For the longest time, pulling together stories or articles eluded me as a professional writer, no matter how much I knew about expository writing. I wrote poetry, but my impulse faltered there, too. Even in the most non-linear of forms, truth eventually needs to shine through.
It's not an accident that I toiled as an editor of other people's stories for years. For at least a decade, my husband and close friends knew I was doing the equivalent of yanking my own hair out—I need time to write! When will I ever have time to write?—trapped by my own tangle of frustrations.
Bobbie Louise Hawkins is not immune from erasing and reworking the truth of her life. She was once unhappily married to the poet Robert Creeley, and I remember her talking about her insomnia, her own depression. Perhaps reshaping stories is what all writers do. Yet mining our own lives does seem like the right place to start. You can't get to the poetic compression of Bobbie Louise's work, for example, without acknowledging what came before.
Here's how she autographed my copy of Almost Everything: "For Martha, with pleasure—keep it up—see you again! Bobbie Louise Hawkins, August 6, 1988." I haven't seen her since, but even the hint that I had something to share or "keep up" has propelled me forward. That workshop became a turning point.
Now I write down every passing idea in my writing notebooks, and they pile up year after year. Sometimes I read through a notebook cover to cover, especially when I'm on a long airplane ride by myself, when I have time to stare at the clouds, to allow that smooth obsidian egg its due.
My notebooks are rich in ideas, stories, anecdotes, mental life, but often I come across entries that I've completely forgotten. It's not just that I'm getting older; I was well schooled in how to forget. But I don't want to forget. Not ever again. I'm obsessed with the notion of writing it all down, of the words remaining solid and present.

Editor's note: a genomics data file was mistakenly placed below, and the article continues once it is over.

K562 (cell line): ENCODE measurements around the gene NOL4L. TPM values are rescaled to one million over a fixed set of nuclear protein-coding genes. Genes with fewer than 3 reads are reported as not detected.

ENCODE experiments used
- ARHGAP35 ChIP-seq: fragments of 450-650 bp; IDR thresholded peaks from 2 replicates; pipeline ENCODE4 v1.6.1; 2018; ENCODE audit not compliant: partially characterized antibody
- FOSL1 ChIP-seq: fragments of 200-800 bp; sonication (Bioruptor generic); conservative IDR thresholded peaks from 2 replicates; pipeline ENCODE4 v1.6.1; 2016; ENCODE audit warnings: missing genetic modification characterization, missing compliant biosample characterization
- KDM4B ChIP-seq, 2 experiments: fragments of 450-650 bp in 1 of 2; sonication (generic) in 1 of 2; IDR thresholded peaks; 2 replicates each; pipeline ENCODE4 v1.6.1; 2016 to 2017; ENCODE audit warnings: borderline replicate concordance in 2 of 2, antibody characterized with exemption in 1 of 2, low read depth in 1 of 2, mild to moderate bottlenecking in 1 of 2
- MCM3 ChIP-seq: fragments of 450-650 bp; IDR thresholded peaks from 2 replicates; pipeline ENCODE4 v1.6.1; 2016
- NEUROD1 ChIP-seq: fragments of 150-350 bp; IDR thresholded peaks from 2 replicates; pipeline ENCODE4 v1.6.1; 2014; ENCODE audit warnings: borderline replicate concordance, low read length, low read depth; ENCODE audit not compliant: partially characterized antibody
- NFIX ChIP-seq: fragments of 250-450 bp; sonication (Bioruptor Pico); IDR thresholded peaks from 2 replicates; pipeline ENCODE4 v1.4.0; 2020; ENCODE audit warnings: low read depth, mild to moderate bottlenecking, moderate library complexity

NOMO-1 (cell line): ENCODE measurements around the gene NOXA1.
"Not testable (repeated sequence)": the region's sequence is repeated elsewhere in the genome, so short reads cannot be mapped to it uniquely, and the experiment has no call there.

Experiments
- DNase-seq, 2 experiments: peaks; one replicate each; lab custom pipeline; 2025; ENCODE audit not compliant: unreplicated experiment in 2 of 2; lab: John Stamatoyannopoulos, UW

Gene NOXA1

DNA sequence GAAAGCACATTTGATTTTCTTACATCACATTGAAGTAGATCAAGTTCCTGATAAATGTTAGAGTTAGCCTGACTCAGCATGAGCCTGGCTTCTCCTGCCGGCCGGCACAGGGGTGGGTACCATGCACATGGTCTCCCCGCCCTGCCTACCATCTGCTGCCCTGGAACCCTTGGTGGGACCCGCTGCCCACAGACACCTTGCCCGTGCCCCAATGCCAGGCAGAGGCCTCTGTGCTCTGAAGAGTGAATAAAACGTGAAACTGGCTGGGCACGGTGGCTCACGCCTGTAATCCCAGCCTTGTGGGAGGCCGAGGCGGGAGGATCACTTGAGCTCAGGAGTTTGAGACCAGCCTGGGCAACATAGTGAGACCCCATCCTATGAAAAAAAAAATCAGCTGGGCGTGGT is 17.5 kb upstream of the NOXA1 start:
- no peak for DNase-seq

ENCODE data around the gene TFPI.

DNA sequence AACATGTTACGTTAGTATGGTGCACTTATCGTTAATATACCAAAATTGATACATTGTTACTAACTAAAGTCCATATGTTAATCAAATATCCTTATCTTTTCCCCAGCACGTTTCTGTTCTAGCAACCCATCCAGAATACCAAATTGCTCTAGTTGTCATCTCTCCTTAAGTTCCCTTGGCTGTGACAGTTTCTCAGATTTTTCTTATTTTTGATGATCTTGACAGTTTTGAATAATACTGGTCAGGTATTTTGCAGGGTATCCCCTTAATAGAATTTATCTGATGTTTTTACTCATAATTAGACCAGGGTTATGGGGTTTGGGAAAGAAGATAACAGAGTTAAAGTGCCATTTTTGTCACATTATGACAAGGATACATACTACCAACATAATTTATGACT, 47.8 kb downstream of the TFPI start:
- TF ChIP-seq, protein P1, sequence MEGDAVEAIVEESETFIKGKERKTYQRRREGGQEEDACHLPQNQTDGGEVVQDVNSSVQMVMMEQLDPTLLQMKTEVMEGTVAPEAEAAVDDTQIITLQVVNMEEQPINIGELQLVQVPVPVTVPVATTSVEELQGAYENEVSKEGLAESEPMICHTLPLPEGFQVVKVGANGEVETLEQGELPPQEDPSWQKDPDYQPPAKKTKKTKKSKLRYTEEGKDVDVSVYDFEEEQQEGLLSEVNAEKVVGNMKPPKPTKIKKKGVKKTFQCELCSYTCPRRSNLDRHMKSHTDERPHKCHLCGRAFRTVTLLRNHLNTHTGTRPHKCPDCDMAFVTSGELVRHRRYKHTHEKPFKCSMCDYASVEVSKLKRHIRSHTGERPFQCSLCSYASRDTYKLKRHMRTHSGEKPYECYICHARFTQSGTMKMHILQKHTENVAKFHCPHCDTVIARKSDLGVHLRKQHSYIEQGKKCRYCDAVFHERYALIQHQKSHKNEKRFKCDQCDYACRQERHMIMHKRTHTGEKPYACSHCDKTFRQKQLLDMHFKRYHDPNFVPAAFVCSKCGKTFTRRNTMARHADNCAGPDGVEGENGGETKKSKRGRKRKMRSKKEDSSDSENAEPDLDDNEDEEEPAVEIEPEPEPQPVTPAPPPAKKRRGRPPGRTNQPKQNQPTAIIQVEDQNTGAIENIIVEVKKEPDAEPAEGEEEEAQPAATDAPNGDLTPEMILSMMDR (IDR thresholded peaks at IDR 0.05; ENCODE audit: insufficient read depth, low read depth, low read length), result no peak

Sometimes I worry I'll lose the notebooks, they'll burn in a house fire, they'll be stolen.
It still comes hard in my own family, telling stories with my young son. But I make sure that we talk about "the time you had to swallow that malaria pill and you kept spitting it out" or "the time you sprayed insect repellent in your eyes, and you screamed so loud we had to call Poison Control. We had to hold you close until you calmed down."
I know this pool of stories is the underground life of my family. For an adoptee like my son, having family stories to draw on, to claim, seems crucial for his evolving sense of self. We build identity through stories, through being allowed to speak—not by keeping our mouths shut.
In a 2004 monologue, which she performed at the Naropa Summer Writing Program in Boulder, Colorado, Bobbie Louise Hawkins talks about a "happy ending" ironically, poignantly, wisely:
"It's time to adore the mundane. The daily is your heart's desire. The mundane world must be our joy. The daily, be our darling. The commonplace, be our morning song. The usual, be our heaven. The common place, our morning star. The usual. Sit on the veranda, drink tea, watch ducks navigate the pond. It is summer. And you are living a very long, unfinished, Russian novel...."Yes. Every family has their own version of War and Peace. Mine hovers somewhere between The Idiot and Nabokov's Pale Fire.
But I've learned to live with my guilt and shell-shock. I've learned "to adore the mundane," because I'm writing my own Russian novel.